(2)Suprematist Composition: White on White, 1918, Museum of Modern Art. Suprematism.
Optimistic about the Russian Revolution, Malevich thought that the newfound freedom wound open the door to a new society, where materialism allowed for spiritual freedom. In his efforts, he studied aerial photography, and this painting is an effort make the the top square seem as if it is floating above the canvas. The stark canvas on White on White it is not devoid of emotion or deep artistic sentiment. Malevich’s brushstrokes are evident, and the soft outlines of the imprecise square make the white austerity of the painting seem more human. When it was created, it was one of the most radical paintings of its day, without reference to any outside reality.
(3)Morning in the Village after Snowstorm, 1913. Cubo-Futurism.
Morning in the Village after Snowstorm is a perfect example of Russian Cubo-Futurism. Not quite cubism, it was a method of portraying object via geometric shapes. This painting was created by Malevich in his earlier career, when his paintings were still representational and he had not clearly delineated his theories of suprematism. Russian art can usually fall within two vast categories: that of a unique artistic style and technique, and that which depicts the social life of the Russian people. Although Malevich’s paintings are often in the first category, this painting does have some elements of social awareness. His depiction of Russian peasants, trudging through a snowstorm, five years before the Russian Revolution, cannot be a mere coincidence.
(4)Marpha and Van&ka, 1929, Russian Museum, St. Petersburg, Russia. Suprematism.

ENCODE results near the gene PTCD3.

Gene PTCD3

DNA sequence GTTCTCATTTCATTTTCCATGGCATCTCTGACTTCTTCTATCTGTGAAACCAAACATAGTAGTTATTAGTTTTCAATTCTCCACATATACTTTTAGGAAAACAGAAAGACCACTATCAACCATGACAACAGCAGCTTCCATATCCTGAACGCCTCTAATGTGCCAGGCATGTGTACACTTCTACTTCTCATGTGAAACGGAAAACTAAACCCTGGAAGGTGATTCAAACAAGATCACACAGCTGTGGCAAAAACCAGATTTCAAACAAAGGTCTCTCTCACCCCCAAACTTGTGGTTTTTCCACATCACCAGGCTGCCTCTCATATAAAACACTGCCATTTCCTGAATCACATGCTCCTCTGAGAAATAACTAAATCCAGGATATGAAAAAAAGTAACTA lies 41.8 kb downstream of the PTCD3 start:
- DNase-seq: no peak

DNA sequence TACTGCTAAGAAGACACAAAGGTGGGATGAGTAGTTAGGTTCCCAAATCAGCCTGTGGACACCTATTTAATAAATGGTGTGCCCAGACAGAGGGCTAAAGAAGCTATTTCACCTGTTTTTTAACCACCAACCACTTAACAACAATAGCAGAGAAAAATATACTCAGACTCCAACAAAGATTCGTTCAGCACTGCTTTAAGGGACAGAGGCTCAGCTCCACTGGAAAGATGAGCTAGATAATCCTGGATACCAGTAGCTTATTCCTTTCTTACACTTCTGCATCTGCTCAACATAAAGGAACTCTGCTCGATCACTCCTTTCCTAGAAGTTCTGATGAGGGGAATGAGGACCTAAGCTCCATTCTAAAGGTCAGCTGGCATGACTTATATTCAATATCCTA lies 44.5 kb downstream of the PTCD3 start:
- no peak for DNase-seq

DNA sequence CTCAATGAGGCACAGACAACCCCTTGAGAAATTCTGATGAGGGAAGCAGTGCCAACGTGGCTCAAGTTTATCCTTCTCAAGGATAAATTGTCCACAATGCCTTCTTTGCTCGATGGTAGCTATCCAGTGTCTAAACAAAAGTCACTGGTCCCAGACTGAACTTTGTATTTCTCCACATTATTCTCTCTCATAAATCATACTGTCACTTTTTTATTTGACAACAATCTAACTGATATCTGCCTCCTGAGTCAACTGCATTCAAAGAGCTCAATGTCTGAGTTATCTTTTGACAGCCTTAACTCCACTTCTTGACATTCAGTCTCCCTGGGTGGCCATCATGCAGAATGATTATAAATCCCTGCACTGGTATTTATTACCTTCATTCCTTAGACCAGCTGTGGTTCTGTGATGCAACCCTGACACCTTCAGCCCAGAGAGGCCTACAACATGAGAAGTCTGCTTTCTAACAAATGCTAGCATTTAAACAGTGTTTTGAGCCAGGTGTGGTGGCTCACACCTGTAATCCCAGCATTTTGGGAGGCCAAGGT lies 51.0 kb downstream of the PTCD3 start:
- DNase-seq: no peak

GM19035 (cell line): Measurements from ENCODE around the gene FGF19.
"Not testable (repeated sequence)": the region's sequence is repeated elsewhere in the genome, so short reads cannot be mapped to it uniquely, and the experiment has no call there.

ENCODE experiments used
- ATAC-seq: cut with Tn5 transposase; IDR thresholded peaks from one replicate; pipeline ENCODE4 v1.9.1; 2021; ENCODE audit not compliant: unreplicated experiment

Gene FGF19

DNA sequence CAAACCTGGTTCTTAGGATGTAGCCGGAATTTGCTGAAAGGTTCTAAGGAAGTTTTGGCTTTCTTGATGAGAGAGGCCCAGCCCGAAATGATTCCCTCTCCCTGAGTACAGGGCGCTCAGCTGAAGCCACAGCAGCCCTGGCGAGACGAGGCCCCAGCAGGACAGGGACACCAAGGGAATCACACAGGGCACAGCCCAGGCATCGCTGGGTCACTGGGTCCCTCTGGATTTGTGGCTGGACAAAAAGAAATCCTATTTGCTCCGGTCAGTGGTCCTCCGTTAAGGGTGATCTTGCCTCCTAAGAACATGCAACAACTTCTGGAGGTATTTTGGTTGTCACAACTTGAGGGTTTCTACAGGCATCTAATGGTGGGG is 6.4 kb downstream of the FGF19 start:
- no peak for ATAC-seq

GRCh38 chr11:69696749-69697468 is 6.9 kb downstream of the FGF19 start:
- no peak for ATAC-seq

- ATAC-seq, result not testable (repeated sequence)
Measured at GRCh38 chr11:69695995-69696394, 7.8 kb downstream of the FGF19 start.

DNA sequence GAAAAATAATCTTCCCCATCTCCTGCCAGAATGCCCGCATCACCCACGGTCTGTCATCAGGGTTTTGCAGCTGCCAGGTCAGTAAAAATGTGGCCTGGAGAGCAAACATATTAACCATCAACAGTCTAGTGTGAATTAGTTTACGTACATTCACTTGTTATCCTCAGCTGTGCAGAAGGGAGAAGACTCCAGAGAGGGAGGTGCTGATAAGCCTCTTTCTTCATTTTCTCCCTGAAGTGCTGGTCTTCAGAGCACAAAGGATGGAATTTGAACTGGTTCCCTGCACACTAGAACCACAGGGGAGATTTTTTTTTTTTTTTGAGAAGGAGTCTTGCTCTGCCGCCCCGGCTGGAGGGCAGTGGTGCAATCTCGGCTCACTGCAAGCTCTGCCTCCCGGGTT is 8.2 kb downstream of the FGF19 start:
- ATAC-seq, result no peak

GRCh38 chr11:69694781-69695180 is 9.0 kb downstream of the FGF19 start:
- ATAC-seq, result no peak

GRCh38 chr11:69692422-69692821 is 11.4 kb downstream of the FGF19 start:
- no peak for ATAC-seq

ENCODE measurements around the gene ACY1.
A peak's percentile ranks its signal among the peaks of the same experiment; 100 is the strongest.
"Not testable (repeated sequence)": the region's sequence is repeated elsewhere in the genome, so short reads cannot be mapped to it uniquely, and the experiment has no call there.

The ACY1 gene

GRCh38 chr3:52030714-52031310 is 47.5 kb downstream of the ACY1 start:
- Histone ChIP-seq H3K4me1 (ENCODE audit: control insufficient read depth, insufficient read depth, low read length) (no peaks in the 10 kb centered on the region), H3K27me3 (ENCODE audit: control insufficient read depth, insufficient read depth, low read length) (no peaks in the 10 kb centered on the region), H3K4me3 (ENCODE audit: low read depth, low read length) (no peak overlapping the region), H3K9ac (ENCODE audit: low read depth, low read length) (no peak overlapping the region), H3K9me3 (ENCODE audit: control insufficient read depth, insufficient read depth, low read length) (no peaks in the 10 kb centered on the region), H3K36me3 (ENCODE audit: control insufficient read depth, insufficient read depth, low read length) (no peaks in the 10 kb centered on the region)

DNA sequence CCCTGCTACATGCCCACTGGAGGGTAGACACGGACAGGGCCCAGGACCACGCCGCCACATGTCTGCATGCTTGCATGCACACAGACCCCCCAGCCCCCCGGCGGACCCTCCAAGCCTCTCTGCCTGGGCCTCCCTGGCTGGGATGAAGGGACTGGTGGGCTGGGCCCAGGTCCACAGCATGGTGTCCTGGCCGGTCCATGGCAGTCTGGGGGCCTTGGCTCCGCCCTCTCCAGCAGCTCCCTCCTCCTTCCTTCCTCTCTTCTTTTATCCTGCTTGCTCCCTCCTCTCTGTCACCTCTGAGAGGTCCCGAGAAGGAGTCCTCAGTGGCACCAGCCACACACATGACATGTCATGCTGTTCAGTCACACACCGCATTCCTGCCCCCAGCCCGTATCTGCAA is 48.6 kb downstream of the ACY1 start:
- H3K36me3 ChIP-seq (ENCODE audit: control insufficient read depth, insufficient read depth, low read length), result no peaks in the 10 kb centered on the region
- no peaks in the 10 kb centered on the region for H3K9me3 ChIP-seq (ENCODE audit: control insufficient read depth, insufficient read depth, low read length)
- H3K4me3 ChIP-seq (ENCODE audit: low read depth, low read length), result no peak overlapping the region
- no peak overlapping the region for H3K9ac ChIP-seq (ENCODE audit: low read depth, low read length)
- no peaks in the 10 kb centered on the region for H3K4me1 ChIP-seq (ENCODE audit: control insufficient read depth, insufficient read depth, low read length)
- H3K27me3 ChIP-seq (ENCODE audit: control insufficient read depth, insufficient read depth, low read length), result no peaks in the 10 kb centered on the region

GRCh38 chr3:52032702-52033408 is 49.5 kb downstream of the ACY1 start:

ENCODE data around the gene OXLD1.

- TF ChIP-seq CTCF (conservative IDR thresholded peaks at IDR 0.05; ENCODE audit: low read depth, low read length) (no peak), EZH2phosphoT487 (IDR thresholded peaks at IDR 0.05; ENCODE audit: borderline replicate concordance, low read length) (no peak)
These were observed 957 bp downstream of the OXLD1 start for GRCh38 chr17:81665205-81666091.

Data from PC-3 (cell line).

(5)Portrait of Ivan Kliun, 1913, Russian Museum, St. Petersburg, Russia. Cubo-Futurism.
(6)Aviator, 1914, Tretyakov Gallery, Moscow, Russia. Cubism.
(7)Winter Landscape, 1909, Museum Ludwig. Suprematism.
(8)The wedding, 1907. Post-Impressionism.
(9)Rest. Society in Top Hats, 1908, Russian Museum, St. Petersburg, Russia. Post-Impressionism.
(10)Oak and dryads, 1908. Symbolism.
(11)Veil, 1908, Tretyakov Gallery, Moscow, Russia. Symbolism.
(12)Bureau and Room, 1913, Stedelijk Museum, Amsterdam, Netherlands. Cubism.
(13)Lady on a Tram Station, 1913, Stedelijk Museum, Amsterdam, Netherlands. Cubo-Futurism.
(14)Soldier of the First Division, 1914. Cubism.
(15)Lady at the Poster Column, 1914, Stedelijk Museum, Amsterdam, Netherlands. Cubo-Futurism.
(16)Suprematism, 1915, Russian Museum, St. Petersburg, Russia. Suprematism.
(17)Suprematism, 1916, Russian Museum, St. Petersburg, Russia. Suprematism.
(18)Suprematism, 1916, Russian Museum, St. Petersburg, Russia. Suprematism.
(19)Suprematic Painting, 1916, Suprematism.
(20)Suprematistic Construction, 1915, Suprematism.
(21)Unemployed Girl, Russian Museum, St. Petersburg, Russia. Impressionism.
(22)Three women on the road. Impressionism.
(23)Spring, 1929, Russian Museum, St. Petersburg, Russia. Impressionism.
(24)Boulevard, Russian Museum, St. Petersburg, Russia. Impressionism.
(25)Portrait of a Member of the Artist&s Family, 1906. Pointillism.
(26)Argentine Polka, 1911. Naïve Art (Primitivism).
(27)Landscape with Five Houses, 1932, Russian Museum, St. Petersburg, Russia. Suprematism.
(28)Living in a big hotel, 1914. Cubo-Futurism.
Dante Gabriel Rossetti